The IllySustainArt Prize goes in this same direction: the company awards it to an artist and a curator registered at the Website www.illysustainArt.org and to emerging talents selected on the occasion of significant international events, among which Arco Madrid, SP-Arte Sao Paulo, and Art Rotterdam.


Salgado: “Scent of a Dream” — A Journey in the Coffee World

In photography, Illy has maintained an ongoing collaboration with the well-known photographer Sebastião Salgado, who was commissioned to chronicle the origins and people in the world of coffee — bringing to life through black and white images, the multi-nation story of sustainability.

Started in 2002, when Sebastião Salgado and illy met, Scent of a dream is a photographic journey through coffee growing countries. The project is based on a shared common value: sustainable development.

The series, “Scent of a Dream”, was constructed, shot by shot, in ten of the countries from which illy buys coffee: Brazil, India, Indonesia, Ethiopia, Guatemala, Colombia, China, Costa Rica, El Salvador and Tanzania. The black and white photographs celebrate the daily lives of those on the plantations, and the beauty of the regionsr from which the coffee bean is grown and harvested.

With the collaboration of Bevilacqua La Masa Foundation “Scent of a Dream” was exhibited at the Foundation’s gallery in Piazza San Marco in Venice. The exhibition consisted of 75 images from the photographic journey. The exhibition had an extensive tour in 2015 that included the Coffee Cluster curated by illy inside Expo 2015 Milan.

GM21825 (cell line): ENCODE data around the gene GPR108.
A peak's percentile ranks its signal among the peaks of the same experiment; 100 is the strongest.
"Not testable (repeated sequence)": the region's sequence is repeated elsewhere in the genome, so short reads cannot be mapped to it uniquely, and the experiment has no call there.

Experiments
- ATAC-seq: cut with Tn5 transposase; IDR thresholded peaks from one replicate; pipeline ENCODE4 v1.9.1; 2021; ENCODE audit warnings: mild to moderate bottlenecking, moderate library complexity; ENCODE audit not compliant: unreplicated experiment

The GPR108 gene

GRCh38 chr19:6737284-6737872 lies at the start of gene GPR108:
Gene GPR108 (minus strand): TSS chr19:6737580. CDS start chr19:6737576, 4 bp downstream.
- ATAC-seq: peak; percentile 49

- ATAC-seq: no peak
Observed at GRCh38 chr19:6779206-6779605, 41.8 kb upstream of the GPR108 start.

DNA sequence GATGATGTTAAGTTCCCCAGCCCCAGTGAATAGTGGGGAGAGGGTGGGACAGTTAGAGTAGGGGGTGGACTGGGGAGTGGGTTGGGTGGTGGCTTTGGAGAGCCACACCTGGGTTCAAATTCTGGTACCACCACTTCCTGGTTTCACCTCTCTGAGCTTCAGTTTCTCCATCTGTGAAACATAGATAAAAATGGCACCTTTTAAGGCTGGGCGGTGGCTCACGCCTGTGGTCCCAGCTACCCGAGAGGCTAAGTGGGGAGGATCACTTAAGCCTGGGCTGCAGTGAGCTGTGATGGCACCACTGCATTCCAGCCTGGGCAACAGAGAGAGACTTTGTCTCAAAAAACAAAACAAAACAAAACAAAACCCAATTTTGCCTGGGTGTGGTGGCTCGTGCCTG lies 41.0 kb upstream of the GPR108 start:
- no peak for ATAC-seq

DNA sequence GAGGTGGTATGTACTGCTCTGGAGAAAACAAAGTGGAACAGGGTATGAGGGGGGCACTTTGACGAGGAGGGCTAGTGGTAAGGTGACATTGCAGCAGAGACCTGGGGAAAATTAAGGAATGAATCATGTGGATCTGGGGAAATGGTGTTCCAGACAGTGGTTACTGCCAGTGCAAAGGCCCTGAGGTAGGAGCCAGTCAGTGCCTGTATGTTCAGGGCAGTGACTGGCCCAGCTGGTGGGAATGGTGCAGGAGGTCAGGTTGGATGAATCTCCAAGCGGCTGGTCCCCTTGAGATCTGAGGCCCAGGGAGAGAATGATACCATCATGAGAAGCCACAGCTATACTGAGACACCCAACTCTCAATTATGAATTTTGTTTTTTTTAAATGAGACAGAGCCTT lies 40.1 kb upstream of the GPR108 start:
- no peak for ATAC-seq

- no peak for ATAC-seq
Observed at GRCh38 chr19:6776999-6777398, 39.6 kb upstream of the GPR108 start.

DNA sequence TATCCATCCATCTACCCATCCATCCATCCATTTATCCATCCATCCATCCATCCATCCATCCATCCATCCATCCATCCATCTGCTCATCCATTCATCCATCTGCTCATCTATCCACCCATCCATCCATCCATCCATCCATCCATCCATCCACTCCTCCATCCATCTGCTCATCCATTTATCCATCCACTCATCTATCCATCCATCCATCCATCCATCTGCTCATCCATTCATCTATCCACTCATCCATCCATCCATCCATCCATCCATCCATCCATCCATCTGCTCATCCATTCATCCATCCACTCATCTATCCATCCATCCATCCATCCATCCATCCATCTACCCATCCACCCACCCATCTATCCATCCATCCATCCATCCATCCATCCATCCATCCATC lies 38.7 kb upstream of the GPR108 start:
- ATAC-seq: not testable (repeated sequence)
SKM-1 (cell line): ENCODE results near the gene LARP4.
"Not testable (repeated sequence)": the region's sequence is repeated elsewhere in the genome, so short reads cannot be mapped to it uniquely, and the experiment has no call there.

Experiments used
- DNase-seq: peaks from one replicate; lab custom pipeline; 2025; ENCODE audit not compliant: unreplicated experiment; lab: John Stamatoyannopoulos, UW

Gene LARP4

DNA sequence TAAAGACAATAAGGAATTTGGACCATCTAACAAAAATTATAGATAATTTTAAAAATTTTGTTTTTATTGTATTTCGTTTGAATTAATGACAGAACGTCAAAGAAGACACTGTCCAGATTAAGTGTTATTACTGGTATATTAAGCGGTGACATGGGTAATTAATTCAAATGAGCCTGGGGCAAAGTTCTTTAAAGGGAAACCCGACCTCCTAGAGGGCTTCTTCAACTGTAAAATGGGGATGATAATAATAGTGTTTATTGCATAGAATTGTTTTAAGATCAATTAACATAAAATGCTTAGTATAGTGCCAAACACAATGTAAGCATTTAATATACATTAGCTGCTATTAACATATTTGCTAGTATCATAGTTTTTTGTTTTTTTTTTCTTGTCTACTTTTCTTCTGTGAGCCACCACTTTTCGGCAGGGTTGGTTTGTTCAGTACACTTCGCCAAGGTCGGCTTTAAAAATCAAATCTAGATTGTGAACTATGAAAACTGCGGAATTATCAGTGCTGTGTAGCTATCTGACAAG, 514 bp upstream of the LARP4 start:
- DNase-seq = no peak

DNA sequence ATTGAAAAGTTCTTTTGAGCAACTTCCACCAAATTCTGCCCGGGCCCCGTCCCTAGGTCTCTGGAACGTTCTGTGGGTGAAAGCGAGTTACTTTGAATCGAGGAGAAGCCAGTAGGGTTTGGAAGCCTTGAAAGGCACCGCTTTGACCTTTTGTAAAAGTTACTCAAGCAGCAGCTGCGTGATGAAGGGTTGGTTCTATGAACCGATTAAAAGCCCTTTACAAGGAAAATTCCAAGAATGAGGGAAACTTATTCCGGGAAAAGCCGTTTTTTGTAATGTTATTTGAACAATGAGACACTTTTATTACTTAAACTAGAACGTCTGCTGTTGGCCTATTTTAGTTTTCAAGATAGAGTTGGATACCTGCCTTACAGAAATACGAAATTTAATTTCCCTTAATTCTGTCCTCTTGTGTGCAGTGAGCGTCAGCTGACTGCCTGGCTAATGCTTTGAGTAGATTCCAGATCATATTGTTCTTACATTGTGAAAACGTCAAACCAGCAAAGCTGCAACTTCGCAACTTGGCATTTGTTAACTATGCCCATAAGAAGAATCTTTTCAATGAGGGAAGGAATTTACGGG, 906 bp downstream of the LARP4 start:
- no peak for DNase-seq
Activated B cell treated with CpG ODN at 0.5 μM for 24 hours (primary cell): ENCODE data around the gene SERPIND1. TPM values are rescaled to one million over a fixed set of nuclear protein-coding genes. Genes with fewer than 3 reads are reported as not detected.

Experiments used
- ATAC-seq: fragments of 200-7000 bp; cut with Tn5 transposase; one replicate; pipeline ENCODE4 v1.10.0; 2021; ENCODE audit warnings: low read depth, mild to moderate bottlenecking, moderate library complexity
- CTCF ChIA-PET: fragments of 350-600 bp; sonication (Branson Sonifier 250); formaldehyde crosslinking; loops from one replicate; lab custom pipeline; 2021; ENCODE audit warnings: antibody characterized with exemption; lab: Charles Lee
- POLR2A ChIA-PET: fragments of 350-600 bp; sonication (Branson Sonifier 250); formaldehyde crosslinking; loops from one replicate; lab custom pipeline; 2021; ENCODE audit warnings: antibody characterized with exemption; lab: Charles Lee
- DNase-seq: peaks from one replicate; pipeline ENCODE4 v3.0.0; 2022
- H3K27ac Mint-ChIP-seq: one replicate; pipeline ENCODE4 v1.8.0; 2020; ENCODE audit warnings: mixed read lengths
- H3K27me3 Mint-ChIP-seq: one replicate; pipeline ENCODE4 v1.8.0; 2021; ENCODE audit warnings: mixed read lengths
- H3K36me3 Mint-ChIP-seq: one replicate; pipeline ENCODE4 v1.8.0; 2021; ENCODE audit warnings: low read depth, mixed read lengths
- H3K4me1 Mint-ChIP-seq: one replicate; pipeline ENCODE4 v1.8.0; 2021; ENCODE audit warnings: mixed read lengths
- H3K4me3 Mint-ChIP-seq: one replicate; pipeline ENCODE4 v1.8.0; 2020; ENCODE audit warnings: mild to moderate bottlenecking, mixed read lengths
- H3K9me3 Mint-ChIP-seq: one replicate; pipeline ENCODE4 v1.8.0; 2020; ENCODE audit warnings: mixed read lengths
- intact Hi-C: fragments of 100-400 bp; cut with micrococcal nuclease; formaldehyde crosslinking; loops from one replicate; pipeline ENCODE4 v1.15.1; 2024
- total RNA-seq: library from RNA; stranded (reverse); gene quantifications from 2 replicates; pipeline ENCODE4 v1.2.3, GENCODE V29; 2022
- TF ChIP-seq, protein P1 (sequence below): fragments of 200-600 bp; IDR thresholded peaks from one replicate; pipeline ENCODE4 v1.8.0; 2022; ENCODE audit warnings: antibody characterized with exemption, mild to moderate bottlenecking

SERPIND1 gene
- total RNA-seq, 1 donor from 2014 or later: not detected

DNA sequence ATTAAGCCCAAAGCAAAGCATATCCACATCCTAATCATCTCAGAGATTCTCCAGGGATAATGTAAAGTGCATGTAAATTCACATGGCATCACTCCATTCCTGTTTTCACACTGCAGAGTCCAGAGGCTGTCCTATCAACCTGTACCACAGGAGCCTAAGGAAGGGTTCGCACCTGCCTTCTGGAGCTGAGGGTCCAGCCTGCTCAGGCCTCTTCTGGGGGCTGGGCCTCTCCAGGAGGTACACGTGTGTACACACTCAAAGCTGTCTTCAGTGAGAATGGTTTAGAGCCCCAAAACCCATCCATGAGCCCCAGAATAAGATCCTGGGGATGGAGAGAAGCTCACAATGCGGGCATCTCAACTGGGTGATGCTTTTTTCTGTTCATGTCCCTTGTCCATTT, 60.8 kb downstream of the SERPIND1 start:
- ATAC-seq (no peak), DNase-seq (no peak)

A book was published in conjunction with the exhibition, Scent of a Dream, with images selected by Lélia Wanick Salgado, with texts by Andrea Illy, Luis Sepulveda, Angela Vettese and Sebastião Salgado.

Salgado was born in 1944 in Minas Gerais, one of Brazil’s major coffee growing regions, he found work as an economist for the International Coffee Organization. But photography went from avocation to calling, and in 1973, Salgado started a career in images by documenting the lives of poor, migrant workers in Latin America and Africa.


Additional information about Illy’s art programs can be found at
https://www.illy.com/en-us/company/art/illy-contemporary-art
and
https://www.illy.com/en-us/company/art/illy-art-collection_all-the-cups